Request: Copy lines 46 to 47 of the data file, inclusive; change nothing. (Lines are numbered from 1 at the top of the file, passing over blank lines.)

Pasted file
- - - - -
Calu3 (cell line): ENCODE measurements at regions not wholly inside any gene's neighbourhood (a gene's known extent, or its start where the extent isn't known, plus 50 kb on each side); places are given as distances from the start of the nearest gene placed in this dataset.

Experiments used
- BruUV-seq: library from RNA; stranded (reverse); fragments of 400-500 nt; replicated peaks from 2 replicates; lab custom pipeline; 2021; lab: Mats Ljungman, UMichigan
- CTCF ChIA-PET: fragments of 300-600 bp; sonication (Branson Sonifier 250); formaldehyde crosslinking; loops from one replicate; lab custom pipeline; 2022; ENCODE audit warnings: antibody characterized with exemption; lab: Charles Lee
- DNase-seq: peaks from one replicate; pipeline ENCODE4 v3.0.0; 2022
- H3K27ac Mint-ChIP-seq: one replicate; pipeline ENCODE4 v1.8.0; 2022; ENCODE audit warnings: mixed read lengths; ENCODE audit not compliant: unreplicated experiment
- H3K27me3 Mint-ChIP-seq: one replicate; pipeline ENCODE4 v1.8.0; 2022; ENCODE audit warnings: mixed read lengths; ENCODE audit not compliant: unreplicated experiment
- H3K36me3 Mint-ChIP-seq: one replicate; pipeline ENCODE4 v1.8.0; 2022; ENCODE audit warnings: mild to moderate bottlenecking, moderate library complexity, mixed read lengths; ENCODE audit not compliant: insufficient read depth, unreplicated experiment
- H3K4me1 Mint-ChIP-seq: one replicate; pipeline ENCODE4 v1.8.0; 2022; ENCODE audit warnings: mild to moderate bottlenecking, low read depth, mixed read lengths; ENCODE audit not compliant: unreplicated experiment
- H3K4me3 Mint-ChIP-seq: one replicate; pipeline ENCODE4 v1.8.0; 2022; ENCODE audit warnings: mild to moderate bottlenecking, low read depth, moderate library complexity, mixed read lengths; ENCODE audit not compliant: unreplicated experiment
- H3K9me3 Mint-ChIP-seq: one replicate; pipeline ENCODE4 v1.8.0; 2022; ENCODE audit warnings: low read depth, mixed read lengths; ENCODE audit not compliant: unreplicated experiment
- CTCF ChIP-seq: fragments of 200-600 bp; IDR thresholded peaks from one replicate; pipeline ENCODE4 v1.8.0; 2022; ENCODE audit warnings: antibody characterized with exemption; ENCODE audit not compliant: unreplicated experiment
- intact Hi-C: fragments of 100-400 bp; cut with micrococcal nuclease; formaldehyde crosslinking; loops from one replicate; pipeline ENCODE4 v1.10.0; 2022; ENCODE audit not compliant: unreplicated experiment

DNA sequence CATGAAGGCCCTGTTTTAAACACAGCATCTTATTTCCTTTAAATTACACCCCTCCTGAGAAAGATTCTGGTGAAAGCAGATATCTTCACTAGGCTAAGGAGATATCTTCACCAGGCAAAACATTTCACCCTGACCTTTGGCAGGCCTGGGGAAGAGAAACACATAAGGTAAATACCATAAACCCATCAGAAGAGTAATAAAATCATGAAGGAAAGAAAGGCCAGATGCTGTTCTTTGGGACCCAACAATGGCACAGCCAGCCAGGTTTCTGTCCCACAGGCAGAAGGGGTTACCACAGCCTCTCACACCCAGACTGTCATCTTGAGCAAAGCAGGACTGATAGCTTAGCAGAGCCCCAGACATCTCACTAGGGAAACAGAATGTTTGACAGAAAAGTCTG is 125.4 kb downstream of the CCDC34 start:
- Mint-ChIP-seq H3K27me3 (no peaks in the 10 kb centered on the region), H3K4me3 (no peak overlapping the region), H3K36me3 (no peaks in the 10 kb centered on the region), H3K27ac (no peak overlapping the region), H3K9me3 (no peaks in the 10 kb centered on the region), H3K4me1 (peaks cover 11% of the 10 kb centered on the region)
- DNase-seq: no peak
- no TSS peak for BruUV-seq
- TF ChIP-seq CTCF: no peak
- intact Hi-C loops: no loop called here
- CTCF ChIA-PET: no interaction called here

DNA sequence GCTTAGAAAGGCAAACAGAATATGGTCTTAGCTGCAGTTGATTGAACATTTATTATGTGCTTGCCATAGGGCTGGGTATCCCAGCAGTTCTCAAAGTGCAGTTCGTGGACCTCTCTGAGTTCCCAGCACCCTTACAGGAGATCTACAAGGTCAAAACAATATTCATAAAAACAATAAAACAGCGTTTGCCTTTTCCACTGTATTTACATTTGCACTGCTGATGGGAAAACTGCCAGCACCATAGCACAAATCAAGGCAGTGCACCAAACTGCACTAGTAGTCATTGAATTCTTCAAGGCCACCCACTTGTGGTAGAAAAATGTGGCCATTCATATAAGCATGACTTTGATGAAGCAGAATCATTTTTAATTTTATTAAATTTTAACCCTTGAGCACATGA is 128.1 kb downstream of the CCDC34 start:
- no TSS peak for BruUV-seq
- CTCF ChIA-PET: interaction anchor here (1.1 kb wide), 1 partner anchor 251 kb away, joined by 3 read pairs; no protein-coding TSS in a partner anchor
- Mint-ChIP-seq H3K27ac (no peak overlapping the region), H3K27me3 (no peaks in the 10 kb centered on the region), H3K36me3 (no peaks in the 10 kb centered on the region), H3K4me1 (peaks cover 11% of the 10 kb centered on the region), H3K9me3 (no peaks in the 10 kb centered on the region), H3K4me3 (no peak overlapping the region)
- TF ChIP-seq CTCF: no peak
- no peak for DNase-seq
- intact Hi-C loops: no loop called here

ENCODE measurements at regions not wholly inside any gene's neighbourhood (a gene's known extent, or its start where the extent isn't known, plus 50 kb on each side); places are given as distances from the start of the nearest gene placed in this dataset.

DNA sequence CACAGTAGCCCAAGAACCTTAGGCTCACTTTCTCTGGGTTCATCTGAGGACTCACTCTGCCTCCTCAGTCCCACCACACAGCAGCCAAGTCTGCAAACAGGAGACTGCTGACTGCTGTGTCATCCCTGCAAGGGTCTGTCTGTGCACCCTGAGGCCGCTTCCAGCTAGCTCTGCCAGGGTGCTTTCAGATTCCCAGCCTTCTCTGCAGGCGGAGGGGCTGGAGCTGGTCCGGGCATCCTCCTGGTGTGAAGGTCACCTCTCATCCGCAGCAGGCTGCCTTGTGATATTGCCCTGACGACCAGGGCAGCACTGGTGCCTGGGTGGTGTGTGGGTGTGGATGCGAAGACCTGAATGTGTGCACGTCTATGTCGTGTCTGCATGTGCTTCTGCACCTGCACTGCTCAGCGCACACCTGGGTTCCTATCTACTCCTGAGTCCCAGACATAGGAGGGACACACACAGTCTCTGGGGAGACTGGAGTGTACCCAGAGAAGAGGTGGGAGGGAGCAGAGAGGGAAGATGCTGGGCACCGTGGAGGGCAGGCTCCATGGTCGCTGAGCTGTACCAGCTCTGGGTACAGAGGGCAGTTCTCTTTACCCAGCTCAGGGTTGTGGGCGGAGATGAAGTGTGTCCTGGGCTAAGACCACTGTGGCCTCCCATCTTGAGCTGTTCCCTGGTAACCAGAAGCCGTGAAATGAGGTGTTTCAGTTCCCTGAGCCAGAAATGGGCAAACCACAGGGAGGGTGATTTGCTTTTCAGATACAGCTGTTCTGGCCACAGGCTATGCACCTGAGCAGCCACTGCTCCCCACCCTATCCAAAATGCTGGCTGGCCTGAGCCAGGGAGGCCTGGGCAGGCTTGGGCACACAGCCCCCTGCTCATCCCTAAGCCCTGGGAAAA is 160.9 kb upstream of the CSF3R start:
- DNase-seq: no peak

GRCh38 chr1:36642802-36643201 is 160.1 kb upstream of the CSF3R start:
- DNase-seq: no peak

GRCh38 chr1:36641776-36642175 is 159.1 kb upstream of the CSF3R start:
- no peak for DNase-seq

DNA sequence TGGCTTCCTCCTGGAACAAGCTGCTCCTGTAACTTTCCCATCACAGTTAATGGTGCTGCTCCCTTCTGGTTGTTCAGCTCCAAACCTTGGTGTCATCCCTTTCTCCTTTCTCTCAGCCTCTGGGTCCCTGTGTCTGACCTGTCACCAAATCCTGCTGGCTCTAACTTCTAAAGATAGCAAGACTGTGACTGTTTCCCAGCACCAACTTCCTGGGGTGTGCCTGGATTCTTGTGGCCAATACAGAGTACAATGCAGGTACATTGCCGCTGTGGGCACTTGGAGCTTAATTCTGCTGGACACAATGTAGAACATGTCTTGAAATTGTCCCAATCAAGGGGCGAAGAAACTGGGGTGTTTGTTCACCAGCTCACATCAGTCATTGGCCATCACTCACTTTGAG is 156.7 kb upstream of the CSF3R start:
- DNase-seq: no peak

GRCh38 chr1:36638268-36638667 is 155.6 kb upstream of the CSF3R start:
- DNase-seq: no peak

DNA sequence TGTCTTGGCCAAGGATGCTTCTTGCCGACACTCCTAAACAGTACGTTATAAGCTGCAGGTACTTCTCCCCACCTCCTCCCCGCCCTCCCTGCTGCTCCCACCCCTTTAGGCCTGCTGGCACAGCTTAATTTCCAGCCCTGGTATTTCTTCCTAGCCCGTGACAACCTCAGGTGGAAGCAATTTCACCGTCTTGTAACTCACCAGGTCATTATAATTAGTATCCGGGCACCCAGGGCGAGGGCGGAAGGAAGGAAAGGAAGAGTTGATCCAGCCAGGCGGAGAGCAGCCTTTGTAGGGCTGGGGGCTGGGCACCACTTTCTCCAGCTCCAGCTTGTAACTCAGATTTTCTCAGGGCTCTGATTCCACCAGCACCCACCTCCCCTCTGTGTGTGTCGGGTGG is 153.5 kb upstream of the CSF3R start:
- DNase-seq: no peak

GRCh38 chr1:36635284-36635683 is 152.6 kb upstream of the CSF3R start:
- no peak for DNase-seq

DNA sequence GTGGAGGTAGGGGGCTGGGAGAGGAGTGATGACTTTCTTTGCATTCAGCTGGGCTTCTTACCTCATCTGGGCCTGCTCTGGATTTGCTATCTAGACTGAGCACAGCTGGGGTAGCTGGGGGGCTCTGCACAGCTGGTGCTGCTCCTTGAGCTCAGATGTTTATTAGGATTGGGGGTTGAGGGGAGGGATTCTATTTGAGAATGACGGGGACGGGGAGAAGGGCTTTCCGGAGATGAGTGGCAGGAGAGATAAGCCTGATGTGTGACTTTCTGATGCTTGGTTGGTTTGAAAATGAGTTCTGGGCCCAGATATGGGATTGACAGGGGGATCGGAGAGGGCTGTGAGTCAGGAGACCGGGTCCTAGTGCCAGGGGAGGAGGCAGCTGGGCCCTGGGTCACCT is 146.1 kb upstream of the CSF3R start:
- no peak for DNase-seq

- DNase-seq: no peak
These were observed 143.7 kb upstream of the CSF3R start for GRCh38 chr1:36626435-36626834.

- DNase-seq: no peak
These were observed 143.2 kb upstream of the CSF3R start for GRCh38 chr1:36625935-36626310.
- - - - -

These were observed 143.7 kb upstream of the CSF3R start for GRCh38 chr1:36626435-36626834.

- DNase-seq: no peak